To date, more than 90 volunteers have been trained, and detailed data has been collected about almost 200 monuments. This work has also been covered in the Nepali Times and the Kathmandu Post.


Fig – KLL Collect app used for Rapid Assessment

Damage Assessment to Buildings

Thousands of buildings were destroyed by the 25 April earthquake and the following aftershocks. People were afraid to enter their house being not aware of the building condition and continuous aftershocks. Nepal Engineers’ Association (NEA) started the rapid building assessment, mobilising thousands of engineers around the kathmandu valley, collecting the building data and verifying if the house building is safe or not.


Fig – Snapshot of damaged buildings in the middle of Rapid Building Assessment

KLL also helped NEA structure this data collection on building data using the mobile app KLL Collect as well as A “mobile app clinic” trained the engineers who were volunteering to go out and assess houses. Data on approximately 1,000 buildings were collected in this pilot effort.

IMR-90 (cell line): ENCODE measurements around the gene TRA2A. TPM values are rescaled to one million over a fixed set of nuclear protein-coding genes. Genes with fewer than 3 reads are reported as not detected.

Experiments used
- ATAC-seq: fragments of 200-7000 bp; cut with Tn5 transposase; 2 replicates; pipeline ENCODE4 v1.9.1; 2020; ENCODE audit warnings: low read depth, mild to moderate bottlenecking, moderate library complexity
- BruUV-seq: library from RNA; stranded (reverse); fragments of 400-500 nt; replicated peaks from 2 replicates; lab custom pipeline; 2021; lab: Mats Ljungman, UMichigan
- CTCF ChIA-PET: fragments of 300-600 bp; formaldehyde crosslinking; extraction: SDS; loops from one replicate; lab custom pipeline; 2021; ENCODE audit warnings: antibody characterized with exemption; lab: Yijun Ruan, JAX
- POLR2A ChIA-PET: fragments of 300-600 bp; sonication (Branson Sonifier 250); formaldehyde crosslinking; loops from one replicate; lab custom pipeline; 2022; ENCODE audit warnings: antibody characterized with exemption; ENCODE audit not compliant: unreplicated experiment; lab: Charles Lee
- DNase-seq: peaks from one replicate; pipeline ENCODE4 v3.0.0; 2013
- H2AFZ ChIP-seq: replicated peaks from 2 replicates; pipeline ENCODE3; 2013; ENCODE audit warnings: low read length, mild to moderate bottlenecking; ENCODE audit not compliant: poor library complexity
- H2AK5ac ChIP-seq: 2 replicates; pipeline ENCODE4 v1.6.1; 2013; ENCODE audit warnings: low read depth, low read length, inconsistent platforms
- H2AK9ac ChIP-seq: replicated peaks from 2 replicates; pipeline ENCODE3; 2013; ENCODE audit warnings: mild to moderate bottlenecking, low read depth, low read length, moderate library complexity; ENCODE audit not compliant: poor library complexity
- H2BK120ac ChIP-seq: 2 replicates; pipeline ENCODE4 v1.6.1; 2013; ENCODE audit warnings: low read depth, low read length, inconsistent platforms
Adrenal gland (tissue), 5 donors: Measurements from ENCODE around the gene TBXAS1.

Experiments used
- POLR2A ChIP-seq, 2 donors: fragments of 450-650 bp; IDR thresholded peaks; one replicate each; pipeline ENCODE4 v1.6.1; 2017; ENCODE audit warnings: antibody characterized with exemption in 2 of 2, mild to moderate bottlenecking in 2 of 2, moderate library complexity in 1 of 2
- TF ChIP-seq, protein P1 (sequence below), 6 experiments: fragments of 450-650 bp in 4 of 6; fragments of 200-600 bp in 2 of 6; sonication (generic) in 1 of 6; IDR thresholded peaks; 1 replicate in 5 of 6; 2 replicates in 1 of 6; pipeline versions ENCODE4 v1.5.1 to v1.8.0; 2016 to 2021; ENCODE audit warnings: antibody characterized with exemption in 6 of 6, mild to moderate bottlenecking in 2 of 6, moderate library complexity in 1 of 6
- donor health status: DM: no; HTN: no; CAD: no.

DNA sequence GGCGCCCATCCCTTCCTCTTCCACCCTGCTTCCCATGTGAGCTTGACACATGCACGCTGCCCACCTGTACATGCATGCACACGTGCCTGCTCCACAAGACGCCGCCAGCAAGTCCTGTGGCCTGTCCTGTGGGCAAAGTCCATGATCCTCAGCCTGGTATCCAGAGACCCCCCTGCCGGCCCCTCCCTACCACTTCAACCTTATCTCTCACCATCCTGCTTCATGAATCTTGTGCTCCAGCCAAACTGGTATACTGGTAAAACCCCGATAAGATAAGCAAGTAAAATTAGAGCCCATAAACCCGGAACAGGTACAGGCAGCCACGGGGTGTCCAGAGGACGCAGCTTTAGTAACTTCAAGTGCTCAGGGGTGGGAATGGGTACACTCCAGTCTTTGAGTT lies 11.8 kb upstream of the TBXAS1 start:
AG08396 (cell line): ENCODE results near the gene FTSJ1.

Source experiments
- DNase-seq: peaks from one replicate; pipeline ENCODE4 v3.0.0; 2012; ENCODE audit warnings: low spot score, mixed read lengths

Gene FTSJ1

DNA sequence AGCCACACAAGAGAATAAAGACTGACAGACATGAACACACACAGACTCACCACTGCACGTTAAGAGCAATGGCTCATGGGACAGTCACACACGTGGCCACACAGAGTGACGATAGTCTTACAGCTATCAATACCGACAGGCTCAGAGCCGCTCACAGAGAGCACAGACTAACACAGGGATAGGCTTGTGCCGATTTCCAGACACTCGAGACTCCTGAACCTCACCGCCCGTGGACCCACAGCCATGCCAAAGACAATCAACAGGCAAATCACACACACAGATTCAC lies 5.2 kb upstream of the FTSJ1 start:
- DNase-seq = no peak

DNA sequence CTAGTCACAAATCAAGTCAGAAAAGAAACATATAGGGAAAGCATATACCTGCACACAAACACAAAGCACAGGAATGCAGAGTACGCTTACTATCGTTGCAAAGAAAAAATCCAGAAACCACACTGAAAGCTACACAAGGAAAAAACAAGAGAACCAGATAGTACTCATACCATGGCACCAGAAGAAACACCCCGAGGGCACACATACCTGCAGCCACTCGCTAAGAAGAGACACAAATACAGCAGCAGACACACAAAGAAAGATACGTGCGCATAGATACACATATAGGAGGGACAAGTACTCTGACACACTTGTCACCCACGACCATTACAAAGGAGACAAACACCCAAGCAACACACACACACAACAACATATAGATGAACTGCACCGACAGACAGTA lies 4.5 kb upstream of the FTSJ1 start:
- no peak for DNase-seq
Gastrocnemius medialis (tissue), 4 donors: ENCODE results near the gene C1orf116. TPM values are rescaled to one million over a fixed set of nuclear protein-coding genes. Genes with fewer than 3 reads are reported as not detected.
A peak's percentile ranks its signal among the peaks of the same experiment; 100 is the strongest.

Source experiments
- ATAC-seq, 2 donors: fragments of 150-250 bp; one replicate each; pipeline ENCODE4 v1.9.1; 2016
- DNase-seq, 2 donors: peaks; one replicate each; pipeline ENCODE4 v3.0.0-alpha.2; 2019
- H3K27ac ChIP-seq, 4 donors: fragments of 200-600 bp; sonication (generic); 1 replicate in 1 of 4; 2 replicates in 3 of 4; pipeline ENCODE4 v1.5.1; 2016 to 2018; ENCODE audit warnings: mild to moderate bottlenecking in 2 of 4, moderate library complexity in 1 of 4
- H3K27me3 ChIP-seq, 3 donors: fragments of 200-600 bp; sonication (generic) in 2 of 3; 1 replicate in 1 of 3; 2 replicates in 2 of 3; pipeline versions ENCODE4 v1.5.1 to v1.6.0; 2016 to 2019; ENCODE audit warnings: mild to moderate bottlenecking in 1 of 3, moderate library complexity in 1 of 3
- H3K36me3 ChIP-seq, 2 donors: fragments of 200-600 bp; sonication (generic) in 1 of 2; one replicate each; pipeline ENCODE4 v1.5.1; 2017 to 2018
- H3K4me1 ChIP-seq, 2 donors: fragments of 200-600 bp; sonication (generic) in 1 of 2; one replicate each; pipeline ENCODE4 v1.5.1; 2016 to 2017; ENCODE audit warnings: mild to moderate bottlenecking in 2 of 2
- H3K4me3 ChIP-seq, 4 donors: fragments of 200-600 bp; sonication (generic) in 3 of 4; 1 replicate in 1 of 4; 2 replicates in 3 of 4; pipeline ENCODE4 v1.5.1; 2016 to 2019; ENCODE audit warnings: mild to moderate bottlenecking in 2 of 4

Crowdfunding Update

We are REALLY close to hitting the 20% mark on our Indiegogo campaign; please help us reach it!

We updated our perks today based on feedback from the crowd. Head on over to the campaign to find out more.

Featured Volunteer of the Day

Time to meet our featured volunteer of the day. Our featured volunteer for today is Upasana Chalise. Here is more from Upasana…


Upasana Chalise

Who are you?
Hello! Myself, Upasana Chalise. I am a medical microbiologist. I have recently completed my bachelor level in Medical Microbiology from Nobel College, Sinamangal, Kathmandu. My home town is Kapan, Kathmandu.